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Alienware Returns Abducted GPU Cores to m15 R5 Laptop With vBIOS Fix (Updated)

Alienware m15 Ryzen Edition R5
(Image credit: Tom's Hardware)

Update: June 11, 2:25 p.m ET: Alienware has updated the vBIOS for the Alienware m15 Ryzen Edition R5 with Nvidia GeForce RTX 3070, which should fix the CUDA core reporting issue.

"Last week, we discovered our new Alienware m15 gaming system was limiting CUDA Cores on 3070 configurations," A Dell spokesperson told
Tom's Hardware. "We have released a firmware update to help resolve the incorrect setting. Please check out the support page here for the updated vBios.”

The original story is below:


Alienware is addressing an error affecting the Alienware m15 Ryzen Edition R5 that limits CUDA cores on models with an Nvidia GeForce RTX 3070 graphics card.

"We have been made aware that an incorrect setting in Alienware’s vBIOS is limiting CUDA Cores on RTX 3070 configurations," the company told Tom's Hardware. "This is an error that we are working diligently to correct as soon as possible. We’re expediting a resolution through validation and expect to have this resolved as early as mid-June. In the interim, we do not recommend using a vBios from another Alienware platform to correct this issue. We apologize for any frustration this has caused."

Forum threads on Reddit and Notebook Review showed people noticing that software like CPU-Z and HWInfo are reporting the wrong number of CUDA cores for an RTX 3070. Rather than 5,120 cores, it showed 4,608. HWInfo also reportedly showed fewer ray tracing and tensor cores. Some also had issues with the number of render output units (ROPs).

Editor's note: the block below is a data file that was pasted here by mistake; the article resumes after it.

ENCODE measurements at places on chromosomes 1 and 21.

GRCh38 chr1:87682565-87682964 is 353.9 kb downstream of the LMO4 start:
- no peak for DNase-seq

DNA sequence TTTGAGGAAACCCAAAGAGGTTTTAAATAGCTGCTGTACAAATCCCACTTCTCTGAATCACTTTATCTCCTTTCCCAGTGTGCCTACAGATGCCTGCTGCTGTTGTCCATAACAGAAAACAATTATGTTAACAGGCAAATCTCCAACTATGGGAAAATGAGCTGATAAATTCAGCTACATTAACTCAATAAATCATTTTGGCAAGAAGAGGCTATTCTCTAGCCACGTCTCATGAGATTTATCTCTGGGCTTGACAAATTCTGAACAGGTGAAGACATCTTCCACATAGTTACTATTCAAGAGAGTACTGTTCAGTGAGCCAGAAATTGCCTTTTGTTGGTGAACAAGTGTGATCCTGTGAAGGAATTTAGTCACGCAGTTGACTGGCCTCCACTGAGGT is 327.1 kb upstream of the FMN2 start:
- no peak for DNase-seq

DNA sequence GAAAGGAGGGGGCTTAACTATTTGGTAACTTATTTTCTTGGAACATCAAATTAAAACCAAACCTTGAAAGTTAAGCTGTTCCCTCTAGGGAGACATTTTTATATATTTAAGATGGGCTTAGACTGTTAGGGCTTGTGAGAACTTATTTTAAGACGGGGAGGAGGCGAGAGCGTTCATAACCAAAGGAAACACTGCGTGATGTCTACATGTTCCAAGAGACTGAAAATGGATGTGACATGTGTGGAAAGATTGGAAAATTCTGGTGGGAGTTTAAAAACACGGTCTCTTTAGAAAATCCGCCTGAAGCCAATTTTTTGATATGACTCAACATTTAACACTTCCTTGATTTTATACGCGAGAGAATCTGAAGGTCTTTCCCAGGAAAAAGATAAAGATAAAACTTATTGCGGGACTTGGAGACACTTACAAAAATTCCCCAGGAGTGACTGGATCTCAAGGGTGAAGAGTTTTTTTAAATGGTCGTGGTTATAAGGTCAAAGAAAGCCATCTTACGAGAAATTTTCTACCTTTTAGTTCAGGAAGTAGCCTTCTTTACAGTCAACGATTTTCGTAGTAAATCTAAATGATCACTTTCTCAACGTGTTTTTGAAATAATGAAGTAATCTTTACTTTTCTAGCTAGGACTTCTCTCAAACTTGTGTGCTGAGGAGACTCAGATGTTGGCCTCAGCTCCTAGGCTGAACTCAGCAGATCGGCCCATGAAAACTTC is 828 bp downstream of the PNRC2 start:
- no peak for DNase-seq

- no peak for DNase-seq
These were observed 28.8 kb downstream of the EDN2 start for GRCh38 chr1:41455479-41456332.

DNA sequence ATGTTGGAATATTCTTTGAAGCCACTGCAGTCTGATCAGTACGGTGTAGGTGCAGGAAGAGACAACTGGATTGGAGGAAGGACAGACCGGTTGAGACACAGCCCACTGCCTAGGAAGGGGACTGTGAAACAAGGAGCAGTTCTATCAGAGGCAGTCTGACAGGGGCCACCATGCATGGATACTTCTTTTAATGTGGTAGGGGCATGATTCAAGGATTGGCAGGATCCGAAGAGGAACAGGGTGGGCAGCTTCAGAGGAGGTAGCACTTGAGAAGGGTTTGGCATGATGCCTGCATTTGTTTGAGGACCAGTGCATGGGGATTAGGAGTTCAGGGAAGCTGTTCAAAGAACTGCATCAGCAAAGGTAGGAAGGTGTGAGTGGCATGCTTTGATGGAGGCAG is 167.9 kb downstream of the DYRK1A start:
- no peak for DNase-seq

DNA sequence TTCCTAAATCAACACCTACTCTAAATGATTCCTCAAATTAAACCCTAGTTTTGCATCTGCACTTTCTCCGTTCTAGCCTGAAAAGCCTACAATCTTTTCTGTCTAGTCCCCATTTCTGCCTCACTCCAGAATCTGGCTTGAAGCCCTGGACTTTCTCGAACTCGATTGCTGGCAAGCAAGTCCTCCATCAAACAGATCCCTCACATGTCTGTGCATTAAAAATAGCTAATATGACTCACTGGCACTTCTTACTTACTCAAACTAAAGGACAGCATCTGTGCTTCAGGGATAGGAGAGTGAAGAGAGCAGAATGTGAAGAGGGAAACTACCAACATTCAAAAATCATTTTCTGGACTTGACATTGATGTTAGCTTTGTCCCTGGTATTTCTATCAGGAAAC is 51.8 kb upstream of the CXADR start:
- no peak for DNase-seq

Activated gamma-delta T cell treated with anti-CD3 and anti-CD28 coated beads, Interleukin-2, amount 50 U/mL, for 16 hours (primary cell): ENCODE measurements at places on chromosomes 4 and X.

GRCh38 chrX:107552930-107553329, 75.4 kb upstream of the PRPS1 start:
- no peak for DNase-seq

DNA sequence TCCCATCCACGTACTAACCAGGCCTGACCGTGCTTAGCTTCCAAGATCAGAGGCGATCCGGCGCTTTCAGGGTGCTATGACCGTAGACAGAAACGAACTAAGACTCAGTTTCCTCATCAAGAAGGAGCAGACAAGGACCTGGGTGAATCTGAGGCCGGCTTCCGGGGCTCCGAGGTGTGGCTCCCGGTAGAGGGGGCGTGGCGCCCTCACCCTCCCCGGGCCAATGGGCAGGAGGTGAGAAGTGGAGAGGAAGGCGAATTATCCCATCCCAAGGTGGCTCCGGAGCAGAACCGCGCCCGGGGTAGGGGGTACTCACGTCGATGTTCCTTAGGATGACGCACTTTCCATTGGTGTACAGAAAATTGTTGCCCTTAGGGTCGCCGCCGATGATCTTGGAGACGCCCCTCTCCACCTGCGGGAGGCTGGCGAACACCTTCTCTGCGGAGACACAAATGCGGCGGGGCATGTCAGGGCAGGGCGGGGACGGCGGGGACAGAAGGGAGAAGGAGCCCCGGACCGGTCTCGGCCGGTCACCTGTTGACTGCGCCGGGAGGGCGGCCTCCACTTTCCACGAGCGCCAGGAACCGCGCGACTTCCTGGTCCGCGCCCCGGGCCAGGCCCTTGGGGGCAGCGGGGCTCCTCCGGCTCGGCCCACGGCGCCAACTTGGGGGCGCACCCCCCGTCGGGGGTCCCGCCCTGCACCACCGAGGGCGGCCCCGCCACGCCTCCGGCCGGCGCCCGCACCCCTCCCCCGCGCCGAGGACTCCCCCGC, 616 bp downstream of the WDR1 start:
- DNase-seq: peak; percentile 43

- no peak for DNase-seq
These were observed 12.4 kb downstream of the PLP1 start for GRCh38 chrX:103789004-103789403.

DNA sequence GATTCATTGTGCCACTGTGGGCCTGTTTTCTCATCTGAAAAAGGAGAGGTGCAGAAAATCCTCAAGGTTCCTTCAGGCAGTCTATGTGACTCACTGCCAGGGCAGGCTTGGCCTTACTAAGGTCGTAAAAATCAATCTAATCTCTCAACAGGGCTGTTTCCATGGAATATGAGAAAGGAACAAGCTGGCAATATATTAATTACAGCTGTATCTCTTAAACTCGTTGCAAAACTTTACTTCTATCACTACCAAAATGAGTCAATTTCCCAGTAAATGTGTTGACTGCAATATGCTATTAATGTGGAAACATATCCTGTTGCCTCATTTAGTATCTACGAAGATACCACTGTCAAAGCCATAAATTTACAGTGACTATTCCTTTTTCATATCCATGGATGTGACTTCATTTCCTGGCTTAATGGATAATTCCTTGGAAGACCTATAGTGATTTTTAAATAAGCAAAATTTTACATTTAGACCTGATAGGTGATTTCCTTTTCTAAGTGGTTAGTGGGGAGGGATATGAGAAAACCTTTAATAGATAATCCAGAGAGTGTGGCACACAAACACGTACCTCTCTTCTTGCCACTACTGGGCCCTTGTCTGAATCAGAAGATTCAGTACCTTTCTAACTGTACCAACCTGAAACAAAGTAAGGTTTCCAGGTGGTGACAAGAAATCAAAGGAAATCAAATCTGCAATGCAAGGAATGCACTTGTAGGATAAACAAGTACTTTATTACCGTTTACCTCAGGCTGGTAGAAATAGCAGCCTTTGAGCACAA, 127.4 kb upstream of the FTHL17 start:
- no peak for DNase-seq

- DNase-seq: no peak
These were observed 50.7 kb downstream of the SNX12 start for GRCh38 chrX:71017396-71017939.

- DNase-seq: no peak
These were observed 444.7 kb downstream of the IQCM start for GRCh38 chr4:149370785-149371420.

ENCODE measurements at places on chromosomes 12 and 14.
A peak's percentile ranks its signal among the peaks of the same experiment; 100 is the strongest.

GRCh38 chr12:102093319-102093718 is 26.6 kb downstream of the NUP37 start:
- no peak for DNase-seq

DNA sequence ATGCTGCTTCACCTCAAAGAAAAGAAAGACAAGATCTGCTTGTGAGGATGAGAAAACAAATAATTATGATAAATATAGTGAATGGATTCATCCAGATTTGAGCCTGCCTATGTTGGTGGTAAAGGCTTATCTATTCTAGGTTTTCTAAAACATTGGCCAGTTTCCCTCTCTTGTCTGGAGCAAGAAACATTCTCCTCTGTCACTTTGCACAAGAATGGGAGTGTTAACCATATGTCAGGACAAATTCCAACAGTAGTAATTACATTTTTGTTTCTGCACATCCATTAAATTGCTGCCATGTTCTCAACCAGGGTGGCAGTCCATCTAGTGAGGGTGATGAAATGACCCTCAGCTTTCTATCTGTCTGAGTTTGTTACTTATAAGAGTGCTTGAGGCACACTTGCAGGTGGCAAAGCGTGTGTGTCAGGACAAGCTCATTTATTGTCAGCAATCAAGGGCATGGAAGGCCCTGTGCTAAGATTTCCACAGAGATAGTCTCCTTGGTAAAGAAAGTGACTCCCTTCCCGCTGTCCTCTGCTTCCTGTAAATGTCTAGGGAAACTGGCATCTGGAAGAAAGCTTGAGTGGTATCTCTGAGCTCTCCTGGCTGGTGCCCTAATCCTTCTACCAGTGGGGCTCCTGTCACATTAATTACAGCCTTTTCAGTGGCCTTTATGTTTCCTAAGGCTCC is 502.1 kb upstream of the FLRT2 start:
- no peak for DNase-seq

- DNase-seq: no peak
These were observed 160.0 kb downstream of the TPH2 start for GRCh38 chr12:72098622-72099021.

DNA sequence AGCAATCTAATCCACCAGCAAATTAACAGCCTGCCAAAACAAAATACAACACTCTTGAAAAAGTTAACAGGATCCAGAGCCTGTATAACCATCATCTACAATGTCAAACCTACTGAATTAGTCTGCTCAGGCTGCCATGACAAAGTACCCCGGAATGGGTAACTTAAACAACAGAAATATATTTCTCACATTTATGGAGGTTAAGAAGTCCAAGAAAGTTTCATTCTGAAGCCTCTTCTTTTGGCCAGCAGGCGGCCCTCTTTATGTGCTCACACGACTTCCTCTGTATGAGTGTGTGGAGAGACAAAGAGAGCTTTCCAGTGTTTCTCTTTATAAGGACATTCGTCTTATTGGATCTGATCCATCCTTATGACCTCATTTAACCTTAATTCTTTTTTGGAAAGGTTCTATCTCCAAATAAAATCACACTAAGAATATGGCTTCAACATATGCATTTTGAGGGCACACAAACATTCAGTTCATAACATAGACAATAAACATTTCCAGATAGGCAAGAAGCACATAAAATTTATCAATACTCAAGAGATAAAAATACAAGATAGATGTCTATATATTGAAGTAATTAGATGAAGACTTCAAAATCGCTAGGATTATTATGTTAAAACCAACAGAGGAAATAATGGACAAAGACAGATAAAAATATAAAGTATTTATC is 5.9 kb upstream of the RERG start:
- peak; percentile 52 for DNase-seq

Some people in those threads reported that switching to the vBIOS for the Alienware m15 R4 with an RTX 3070 fixed these issues, but that could cause other problems.

If the cores were indeed being limited, not just misreported, it's possible that performance will be increased once the fix is released. 

Andrew E. Freedman

Andrew E. Freedman is a senior editor at Tom's Hardware focusing on laptops, desktops and gaming as well as keeping up with the latest news. He holds a M.S. in Journalism (Digital Media) from Columbia University. A lover of all things gaming and tech, his previous work has shown up in Kotaku, PCMag, Complex, Tom's Guide and Laptop Mag among others.

  • MogRules
    Just an FYI you mention the BIOS, but it's specifically the vBIOS.....Just so no one goes and tries to the flash the system BIOS from the R4 to their R5.
    Reply
  • digitalgriffin
    Wanna bet they will thermal throttle now more often?
    10:1 this is intentional to prevent overheating and reduce warranty claims due to failed solder joints or poor performance.

    It would be a good piece of journalism to compare the before and after including stress test.
    Reply
  • exploding_psu
    The title gave me a good chuckle, well said
    Reply
  • MogRules
    digitalgriffin said:
    Wanna bet they will thermal throttle now more often?
    10:1 this is intentional to prevent overheating and reduce warranty claims due to failed solder joints or poor performance.

    It would be a good piece of journalism to compare the before and after including stress test.

    Someone already did, there was a general uptick in performance, although not a stagering amount. Temps actually went down in most cases, which was odd, but Jarod's tech tested it and those were his results. Either way it didn't push the 3070 in the R5 up to top performer space or anything like that.
    Reply